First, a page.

A Brighter Tomorrow
With the country facing enormous challenges and few solutions in sight, we convened a Diablo Think Tank to ask some of the brightest minds in the East Bay a not-so-simple question: How do we fix it? Here’s what they said.
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Expert on Renewable Energy
Professor, UC Berkeley
If you want an authority on the future of energy policy, Dan Kammen is your man. He is the director of the Renewable and Appropriate Energy Lab at UC Berkeley, and he served as the first director of Renewable Energy and Energy Efficiency for the World Bank Group.
Given your expertise in energy, what do you believe our priorities should be moving forward?
As a physicist, my answer reflects what I see as the key long-term issues we must face and also my experience [at] the World Bank Group. … Too much of our economic system is based on taking away from what we do want—innovation and economic growth—and rewarding what we do not or should not want—profits without actually producing anything of value.
Today, we reward companies for wasting energy and other resources, and we inhibit them from investing in worker training and new capacity building. This equation retards not only economic growth, but also keeps our workforce from innovating and improving itself.
Can you explain further how this dynamic works in energy and economic policy?
We are taxing companies that add staff and that work to train them, and crazily we reward companies, through subsidies for fossil fuel and in some cases water use, that use precious resources wastefully. Innovation and investment in a cleaner energy mix need to be rewarded.
We also need to send price signals that make explicit the social and environmental damages from the use of energy products that negatively impact our health, well-being, and the environment.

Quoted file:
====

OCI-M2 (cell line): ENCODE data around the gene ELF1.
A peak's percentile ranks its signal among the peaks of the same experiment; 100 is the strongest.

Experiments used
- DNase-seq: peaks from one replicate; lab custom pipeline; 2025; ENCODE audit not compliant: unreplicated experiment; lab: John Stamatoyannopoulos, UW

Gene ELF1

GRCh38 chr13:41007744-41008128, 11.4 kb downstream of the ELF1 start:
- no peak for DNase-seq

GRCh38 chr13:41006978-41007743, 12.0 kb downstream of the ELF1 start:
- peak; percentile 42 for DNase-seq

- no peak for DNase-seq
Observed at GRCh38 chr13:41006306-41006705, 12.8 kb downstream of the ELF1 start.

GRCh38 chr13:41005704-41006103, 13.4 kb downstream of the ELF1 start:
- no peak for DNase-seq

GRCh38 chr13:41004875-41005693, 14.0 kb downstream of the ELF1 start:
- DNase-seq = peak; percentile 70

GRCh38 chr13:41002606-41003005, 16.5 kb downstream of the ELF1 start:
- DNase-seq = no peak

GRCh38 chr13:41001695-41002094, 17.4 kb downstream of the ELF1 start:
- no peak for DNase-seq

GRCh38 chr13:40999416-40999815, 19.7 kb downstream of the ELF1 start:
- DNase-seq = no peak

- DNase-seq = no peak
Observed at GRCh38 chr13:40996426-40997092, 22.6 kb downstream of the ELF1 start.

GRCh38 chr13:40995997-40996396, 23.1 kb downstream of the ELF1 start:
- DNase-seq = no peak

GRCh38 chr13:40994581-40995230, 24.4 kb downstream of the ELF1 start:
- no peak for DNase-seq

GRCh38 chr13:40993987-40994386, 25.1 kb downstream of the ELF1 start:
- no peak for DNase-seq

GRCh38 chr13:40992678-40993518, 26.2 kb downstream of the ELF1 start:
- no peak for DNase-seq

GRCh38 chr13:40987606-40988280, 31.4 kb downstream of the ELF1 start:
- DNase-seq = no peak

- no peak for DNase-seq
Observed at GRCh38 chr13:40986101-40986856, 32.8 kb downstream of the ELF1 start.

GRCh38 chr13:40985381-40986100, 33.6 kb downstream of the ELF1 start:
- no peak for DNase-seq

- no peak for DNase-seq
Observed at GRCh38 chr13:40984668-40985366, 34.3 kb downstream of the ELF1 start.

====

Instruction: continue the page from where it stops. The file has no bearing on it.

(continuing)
What sort of policy counters do you recommend?
I would start with a price on greenhouse gas emissions, as California will launch in January 2012, and which the U.S. Northeast, British Columbia, and Europe have to some degree, and which Australia and parts of China are now launching.
Second, we need to reward economic activity that produces more jobs and often better jobs, which is what we have shown, in my laboratory, that investments in renewable energy and energy efficiency do.
Overall, we are mortgaging our future by not investing in research into the technologies, social mechanisms, and the broader cultural understanding that we will need in the future.
“We are mortgaging our future by not investing in research.”
Expert on Job Creation
George Miller is the U.S. representative for California’s seventh congressional district. He is the ranking Democrat on the House Committee on Education and the Workforce; we asked him about both subjects.
As a longtime Congressman, what do you think the government needs to do to get America going in the right direction?
We’ve got to develop a plan that helps start-up businesses, that helps small businesses. These are the people that over and over again re-create the American dream.
It can be a mom-and-pop business, or it can be a high-tech start-up or a biotech start-up, but that’s the entrepreneurial spirit, and that’s got to be reignited.
But we’ve also got to then make sure that that spirit is renewed because we have a first-class education system. We really need a policy of reinvesting. I would pick education as one of the cornerstones of that reinvestment. I would pick a modern energy policy as another cornerstone. And clearly, infrastructure.
Given the state of the economy, given the state of world competition, America has to do all of these at the same time.
Where does the investment money come from?